Being the Oldest Child
This is the third in a series of articles I have written on birth order and how it can affect peoples’ lives, both as children and as adults. People who are born oldest, in the middle, and youngest all have certain images and stereotypes associated with them. In many cases, the conventional wisdom regarding birth order may not be accurate, but in other situations it may hit the mark.
After interviewing my sister (the middle child) and my brother (the youngest child), I am now going to interview myself – yes, myself - about being an oldest child. This should be interesting.
Did you have feelings of jealousy or insecurity when your younger siblings were born? If so, what strategies did you use to receive attention?
Well, I have no memory of this, since I was only two, but I reportedly had quite a difficult time adjusting when my sister was born. My parents bought me a Big Wheel tricycle as a present, and I allegedly ran over my sister’s fingers with it. I seem to have had an easier time when my brother was born a couple of years later. However, I still hadn’t gotten used to having Cate around. I reportedly asked my parents if my sister could be returned to the hospital after my brother was born!
How do you think your life would have been different if you had been a middle child?
I would probably have had many of the same issues my sister did, although being a guy would probably have helped in some regard. My sister was not only the middle child, but the first (and only) daughter of the family. This led to the usual increased amount of protectiveness and scrutiny.
However, the oldest child also has to deal with an even more significant amount of scrutiny from his or her parents. When they have their first child, parents often have an idealistic, strict attitude toward parenting. We become experimental guinea pigs, which leads to benefits for the younger children later on.
Both middle and youngest children have a blueprint to follow. They can use the oldest child to learn what to do (or not to do, as may often be the case). The oldest child has no one to emulate and must blaze his or her own trail.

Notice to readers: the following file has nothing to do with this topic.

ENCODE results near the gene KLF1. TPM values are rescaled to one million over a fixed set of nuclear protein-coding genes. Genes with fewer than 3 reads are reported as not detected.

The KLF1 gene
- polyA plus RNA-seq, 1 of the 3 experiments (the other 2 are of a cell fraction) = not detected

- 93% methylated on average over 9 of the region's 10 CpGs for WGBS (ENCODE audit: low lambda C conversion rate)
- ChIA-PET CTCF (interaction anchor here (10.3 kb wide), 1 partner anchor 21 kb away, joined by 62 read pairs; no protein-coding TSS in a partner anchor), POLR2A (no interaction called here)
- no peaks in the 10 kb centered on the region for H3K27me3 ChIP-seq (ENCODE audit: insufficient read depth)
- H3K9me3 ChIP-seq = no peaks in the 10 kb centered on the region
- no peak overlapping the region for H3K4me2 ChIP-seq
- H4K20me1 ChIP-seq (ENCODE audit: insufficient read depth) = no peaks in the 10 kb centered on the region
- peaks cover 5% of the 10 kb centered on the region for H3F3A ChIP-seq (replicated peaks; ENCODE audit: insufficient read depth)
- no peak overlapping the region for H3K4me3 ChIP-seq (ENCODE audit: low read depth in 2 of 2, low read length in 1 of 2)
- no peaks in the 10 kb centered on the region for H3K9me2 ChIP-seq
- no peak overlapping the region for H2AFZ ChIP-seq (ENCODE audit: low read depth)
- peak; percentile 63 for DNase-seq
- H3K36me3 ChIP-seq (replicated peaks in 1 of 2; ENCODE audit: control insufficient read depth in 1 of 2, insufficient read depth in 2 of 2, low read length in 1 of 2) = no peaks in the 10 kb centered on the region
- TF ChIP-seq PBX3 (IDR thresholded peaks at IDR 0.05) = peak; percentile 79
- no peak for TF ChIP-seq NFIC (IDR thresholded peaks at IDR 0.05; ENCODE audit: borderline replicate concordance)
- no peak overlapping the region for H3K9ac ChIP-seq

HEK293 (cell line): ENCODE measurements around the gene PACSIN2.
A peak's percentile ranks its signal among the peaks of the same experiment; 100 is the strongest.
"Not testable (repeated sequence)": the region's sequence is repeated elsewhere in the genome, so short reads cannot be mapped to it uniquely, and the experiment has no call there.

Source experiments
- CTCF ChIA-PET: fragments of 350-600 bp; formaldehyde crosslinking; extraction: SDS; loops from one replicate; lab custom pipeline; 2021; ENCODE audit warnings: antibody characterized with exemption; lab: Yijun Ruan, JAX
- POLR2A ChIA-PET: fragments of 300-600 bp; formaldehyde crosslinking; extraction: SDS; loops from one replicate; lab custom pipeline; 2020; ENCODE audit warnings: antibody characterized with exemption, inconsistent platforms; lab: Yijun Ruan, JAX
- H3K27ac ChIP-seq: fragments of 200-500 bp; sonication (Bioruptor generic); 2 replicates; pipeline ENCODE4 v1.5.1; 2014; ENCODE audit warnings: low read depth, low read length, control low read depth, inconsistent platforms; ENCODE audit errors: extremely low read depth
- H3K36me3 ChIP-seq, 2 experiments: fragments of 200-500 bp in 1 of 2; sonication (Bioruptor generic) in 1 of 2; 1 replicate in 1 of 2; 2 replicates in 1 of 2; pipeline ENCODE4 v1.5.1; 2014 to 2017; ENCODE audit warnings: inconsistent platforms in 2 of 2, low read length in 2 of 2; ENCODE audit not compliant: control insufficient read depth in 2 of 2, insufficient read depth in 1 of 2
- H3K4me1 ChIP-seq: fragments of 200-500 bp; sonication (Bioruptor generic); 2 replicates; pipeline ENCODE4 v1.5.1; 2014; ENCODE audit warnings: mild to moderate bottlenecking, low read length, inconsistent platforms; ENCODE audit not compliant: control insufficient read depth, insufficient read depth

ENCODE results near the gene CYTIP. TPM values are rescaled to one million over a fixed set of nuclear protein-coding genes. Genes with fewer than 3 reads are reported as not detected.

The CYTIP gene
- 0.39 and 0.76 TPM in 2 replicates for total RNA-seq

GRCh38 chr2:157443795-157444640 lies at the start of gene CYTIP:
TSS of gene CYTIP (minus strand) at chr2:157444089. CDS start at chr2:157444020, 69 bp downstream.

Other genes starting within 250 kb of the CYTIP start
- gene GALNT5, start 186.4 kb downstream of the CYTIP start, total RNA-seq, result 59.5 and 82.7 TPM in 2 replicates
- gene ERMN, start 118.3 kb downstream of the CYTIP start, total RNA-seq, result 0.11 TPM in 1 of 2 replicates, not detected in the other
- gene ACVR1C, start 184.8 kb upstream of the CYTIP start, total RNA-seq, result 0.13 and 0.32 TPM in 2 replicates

How do you think your life would have been different if you had been the youngest child?
I would definitely have been able to take advantage of laxer rules. However, I also would have been teased more. Every birth order has its advantages and disadvantages.
What advantages does being the oldest child have?
Being the oldest child can teach you a fair amount about responsibility, caution and conscientiousness.
What disadvantages does being the oldest child have?
Like I wrote before, the oldest kid inevitably receives the strictest parenting. Parents usually relax with the younger siblings, especially the youngest.
Do you feel that you lacked a sense of identity?
No, actually this could be considered one of the perks. The oldest child is probably the only one who DOESN’T have this issue. We have a very lucid conception of our place in the family.
Oldest children are sometimes stereotypically known for being cautious, careful, and exhibiting perfectionist qualities. Do you think that you fit any of these attributes?
I think I am a relatively cautious person. I do not usually consider myself a perfectionist, but I can be very nitpicky about my writing. I will often repeatedly read through and edit articles like this, trying to get every word just right.
Other stereotypes of oldest children are that they are bossy, snobby, and solitary. Do you feel that you have any of these attributes?
Bossy and snobby? I probably was sometimes as a kid. I don’t think I typically am now. Solitary? Yes. I spent many hours in my room by myself, in my own little world, as a kid.
Famous oldest children include Reese Witherspoon, Harrison Ford, Walter Cronkite, and Winston Churchill. Which one of them do you think you are most like (if any)? Which one of them would you like to be (if any)?
I don’t think I am very much like any of them, but if I have to choose, I will go with Walter Cronkite. Both of us have a strong interest in political/historical issues. As for whom I’d like to be, I'll go with Winston Churchill.
Overall, how do you think being the oldest child has affected your life?
Like my brother said, your birth order shapes your familial relationships, as well as other relationships that you have. Being an oldest child is a significant part of my identity.
Birth Order Series
- Parenting Your Oldest Child - What to Expect and Do - Parents - Families.com
- What birth order says about you (and your siblings) - TODAY Health
You know the stereotypes: Only children are selfish, youngest children are spoiled, oldest children are driven and middle kids have a Jan Brady complex. You can argue with your siblings about how true those statements are -- but experts say there are
- Why Parents Are Stricter With Older Children
If you think your parents let your younger siblings get away with everything, you're probably right. A new study concludes that parents punish older children more harshly -- and they're wise to do so. A new mathematical model supports unequal treatme
Top of the Totem Pole
Are you an eldest child? How do you think it has affected your life? Leave a comment if you wish.